This is a journal of my vegetable gardens. Skippy was my first dog and he thought the garden was his, even though I did all the work. Now Suzie and Charley follow in his footsteps. We're located near Boston (USDA zone 6A). I have a community plot, a backyard vegetable garden, fruit trees, berry bushes, chickens, and bees. I use sustainable organic methods and do my best to grow all of my family's vegetables myself.

Tuesday, August 07, 2007

tomato season

two green tomatoes
red cherry green cherries
Though my tomatoes are still mostly green, they are lovely looking fruits and they'll ripen soon. In the mean time, I'm sampling fresh local tomatoes. One problem with having my own garden is not being able to stock up on summer farmer's market produce because I have my own produce filling my counters. Until my tomatoes ripen, I figure I try some different heirloom varieties and see which ones I'd like to grow myself next year. Brandywine is my old favorite. What is your favorite tomato variety?

Solanum lycopersicum


Blogger sarahsvegetablepatch said...

Your tomatoes look wonderful! I wish I had so many green tomatoes on my plants!

August 08, 2007 9:54 AM

Blogger Connie said...

I love Brandywine, too, but I also grow Red Brandywine, Caspian Pink and Pineapple, all heirlooms. I did a recent post on my blog about Pineapple, which is my husband's favorite.

August 08, 2007 1:46 PM

Blogger Wayne Stratz said...

this year's vote... Moskvich

August 08, 2007 3:30 PM

Blogger Ali said...

Who can pick just one? I have different favorites for different uses, but for eating right off the vine, Sungold Cherries are a bite of heaven.

August 08, 2007 7:09 PM

Blogger carletongardener said...

Sungold and pineapple sound wonderful. Next year I'm hoping to grow many new varieties. This year I have a Moskvich plant in my garden for the first time. It has lots of green tomatoes that I am really looking forward to. Glad to hear its a favorite!

August 09, 2007 8:49 AM

Anonymous Janet said...

I am growing Brandywine for the first time and just picked a few this morning! Otherwise, I have several favorites: Sweet 100 for a cherry tomato; Green Zebra, so tart and lemony (but my two plants died!!); and Mr Stripey, an orange tomato with green stripes, very flavorful, but low acidity.

An unexpected, but fortuitous twise to my tomatoes this year. I am in coastal VA, so I can plant relatively early. Some plants went in in early May. Then I was a bit under-the-weather and therefore didn't plant others til Memorial Day. Then I was hospitalized in early June, and planted the rest after that event. Staggering the planting has me harvesting plenty now, with others on the vine still green, and yet others just flowering -- so I will have a lovely extended tomato season! Janet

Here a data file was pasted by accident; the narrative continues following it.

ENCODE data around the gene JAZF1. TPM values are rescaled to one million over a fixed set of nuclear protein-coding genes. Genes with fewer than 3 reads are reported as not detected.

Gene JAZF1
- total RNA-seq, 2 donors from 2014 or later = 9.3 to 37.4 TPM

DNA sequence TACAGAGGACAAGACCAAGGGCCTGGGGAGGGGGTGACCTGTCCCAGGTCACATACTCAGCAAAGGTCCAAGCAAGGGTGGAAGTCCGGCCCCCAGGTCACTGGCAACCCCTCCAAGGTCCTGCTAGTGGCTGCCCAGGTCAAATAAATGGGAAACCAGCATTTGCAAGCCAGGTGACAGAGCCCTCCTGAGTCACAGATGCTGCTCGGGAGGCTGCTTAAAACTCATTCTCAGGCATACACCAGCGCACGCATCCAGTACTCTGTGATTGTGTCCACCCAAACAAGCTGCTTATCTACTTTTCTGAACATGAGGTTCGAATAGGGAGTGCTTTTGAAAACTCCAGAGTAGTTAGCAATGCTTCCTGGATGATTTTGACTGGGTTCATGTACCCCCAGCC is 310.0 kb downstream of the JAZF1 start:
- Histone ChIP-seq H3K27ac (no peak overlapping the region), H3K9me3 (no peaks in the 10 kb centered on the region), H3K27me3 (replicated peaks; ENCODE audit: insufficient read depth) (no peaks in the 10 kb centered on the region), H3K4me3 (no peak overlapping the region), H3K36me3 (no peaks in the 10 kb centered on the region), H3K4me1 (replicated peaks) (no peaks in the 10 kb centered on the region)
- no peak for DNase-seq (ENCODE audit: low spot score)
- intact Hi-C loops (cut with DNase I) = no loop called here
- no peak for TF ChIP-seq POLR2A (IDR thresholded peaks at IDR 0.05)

August 09, 2007 4:16 PM

Anonymous Janet said...

Ooops! The word after fortuitous should be twist, not twise!

August 09, 2007 4:17 PM

Blogger Adekun said...

The problem with having tomatoes in the garden, is when I'm gardening, I can't help stopping to eat them.
Expect the varieties to be different here growing the popular momotaro and the ovoid iko - which is fantastic.

August 10, 2007 10:30 AM

Anonymous Patrick said...

What I love about heirloom tomatoes is planting several different kind, and enjoying the variety of tastes and colors.

Every year I have different experiences with different varieties, so my favorites keep changing. I find Brandywine tastes great, but the plants are too fussy and not productive. Otherwise I always like Black Prince, Mortgage Lifter, Yellow Taxi, Matt's Wild Cherry as well as many others...

I've read there are about 4000 known varieties of tomatoes, about 1000 of which are considered 'interesting'. Think about that, if you just consider the interesting ones, you could grow 25 different tomatoes for 40 years and never grow the same tomato twice. How can you possibly choose a favorite from all of these? It's better to just enjoy the biodiversity for what it is...

August 15, 2007 12:55 PM


Post a Comment

<< Home

your ad here

garden garden garden garden garden garden garden garden garden garden